IAS Fellow at Trevelyan College, Durham University (October – December 2015)
Jacob Stegenga is a Reader in Philosophy of Science at the University of Cambridge. His area of research is philosophy of science, including methodological problems of medical research, conceptual questions in evolutionary biology, and fundamental topics in reasoning and rationality. Prior to his doctoral studies, Dr Stegenga worked for a short time as an epidemiologist for the Public Health Agency of Canada. After earning his Ph.D. in philosophy of science at the University of California San Diego in 2011, Professor Stegenga was awarded a Banting Postdoctoral Fellowship at the University of Toronto.
Dr Stegenga’s present work is culminating in a book, forthcoming with Oxford University Press, tentatively titled Strange Pill: Evidence, Values, and Medical Nihilism. He argues that if we attend to the frequency of failed medical interventions, the extent of misleading evidence in medical research, the thin theoretical basis of many interventions, the malleability of empirical methods in medicine, and if we employ our best inductive framework, then our confidence in novel medical interventions ought to be low. His research employs empirical findings, analysis, and formal methods to establish normative conclusions about science. He has applied such tools to topics in philosophy of biology, general philosophy of science, and practical reasoning, about which Dr Stegenga has published a number of high-impact articles.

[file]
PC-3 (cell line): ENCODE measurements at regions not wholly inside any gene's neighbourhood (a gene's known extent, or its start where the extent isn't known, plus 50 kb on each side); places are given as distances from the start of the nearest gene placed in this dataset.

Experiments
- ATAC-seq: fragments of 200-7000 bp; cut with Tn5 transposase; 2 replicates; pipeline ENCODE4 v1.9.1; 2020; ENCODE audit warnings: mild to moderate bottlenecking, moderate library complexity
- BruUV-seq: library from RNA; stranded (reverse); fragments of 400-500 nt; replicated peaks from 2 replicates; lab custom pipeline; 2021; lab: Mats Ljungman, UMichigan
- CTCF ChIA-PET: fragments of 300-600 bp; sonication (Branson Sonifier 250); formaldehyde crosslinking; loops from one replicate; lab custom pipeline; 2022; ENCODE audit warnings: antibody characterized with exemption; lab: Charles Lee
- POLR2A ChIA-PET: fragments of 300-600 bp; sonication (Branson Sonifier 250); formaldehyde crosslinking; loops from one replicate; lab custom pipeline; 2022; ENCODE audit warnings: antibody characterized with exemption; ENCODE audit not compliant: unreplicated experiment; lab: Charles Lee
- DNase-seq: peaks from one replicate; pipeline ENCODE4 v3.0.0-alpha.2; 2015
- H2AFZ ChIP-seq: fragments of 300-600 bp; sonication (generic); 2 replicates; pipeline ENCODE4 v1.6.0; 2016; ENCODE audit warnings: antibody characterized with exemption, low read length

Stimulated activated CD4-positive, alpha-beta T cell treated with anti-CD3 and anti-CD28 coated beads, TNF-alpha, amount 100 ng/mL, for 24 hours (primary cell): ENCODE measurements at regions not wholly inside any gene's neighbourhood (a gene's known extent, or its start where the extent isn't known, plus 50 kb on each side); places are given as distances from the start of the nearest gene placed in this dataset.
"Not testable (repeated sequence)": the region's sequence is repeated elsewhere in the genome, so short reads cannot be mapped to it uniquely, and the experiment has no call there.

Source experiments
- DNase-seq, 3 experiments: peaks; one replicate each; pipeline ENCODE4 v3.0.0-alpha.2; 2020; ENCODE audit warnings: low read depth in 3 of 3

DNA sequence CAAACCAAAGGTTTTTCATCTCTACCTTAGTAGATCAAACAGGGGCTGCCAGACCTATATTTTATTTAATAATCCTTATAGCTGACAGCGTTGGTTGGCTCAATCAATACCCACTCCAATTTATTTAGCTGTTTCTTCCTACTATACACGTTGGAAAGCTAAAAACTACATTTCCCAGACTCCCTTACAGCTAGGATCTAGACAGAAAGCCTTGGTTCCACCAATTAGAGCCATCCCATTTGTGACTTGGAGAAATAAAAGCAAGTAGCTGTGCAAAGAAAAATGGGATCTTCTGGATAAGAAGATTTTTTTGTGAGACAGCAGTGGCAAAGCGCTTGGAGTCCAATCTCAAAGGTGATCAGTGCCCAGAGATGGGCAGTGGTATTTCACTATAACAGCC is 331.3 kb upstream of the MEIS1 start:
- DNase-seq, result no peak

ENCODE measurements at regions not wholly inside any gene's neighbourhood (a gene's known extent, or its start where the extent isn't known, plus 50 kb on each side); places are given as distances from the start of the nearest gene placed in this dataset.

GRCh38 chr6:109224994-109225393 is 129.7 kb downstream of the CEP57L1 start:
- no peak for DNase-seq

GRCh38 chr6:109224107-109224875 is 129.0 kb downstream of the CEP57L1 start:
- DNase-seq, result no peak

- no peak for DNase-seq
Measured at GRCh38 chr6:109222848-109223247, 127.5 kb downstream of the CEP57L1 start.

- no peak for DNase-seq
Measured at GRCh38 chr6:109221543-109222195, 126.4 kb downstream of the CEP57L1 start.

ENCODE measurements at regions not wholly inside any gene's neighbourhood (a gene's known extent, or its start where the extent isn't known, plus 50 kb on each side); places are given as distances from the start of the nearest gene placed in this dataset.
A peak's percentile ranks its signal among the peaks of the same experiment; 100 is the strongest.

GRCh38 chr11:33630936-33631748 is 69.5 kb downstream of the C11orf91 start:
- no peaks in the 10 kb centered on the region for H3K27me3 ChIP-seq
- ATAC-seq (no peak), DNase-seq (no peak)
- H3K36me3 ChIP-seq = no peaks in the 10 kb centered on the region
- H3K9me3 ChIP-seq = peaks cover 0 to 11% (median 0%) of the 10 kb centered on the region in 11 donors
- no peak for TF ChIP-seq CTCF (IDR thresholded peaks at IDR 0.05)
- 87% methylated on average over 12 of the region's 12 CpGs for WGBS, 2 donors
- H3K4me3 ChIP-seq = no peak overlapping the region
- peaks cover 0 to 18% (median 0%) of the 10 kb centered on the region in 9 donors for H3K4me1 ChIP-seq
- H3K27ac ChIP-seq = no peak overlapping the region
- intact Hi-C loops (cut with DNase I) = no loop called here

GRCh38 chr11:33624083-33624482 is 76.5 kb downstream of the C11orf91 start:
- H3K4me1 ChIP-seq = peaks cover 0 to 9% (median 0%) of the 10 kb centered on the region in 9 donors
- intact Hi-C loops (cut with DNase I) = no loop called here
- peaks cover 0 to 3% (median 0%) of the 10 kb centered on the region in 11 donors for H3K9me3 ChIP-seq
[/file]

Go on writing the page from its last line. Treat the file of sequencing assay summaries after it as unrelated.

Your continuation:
During his time at the IAS, Dr Stegenga will be involved in two projects. The first will involve completing the remaining three chapters of his forthcoming book, which transition from his central focus on methodology of medical research to investigating how clinical practice should be modified and how medical research should be re-aligned, given his earlier defense of medical nihilism. The second will begin the next major phase of his research. This project will take the tools that he has been using on evidence in medicine and apply them to scientific evidence in law. For example, while Dr Stegenga was a postdoctoral fellow in Toronto he was consulted on a murder trial in which a key piece of evidence was a forensic analysis of a bullet. He was asked to address the quality of the underlying science of ballistic forensics, and discovered that this is a domain in desperate need of philosophical attention. Similarly, the standards of evidence employed for assessing toxicological hypotheses in tort cases are inconsistent and poorly founded. Professor Stegenga anticipates writing a number of articles on scientific evidence in law, culminating in a second book.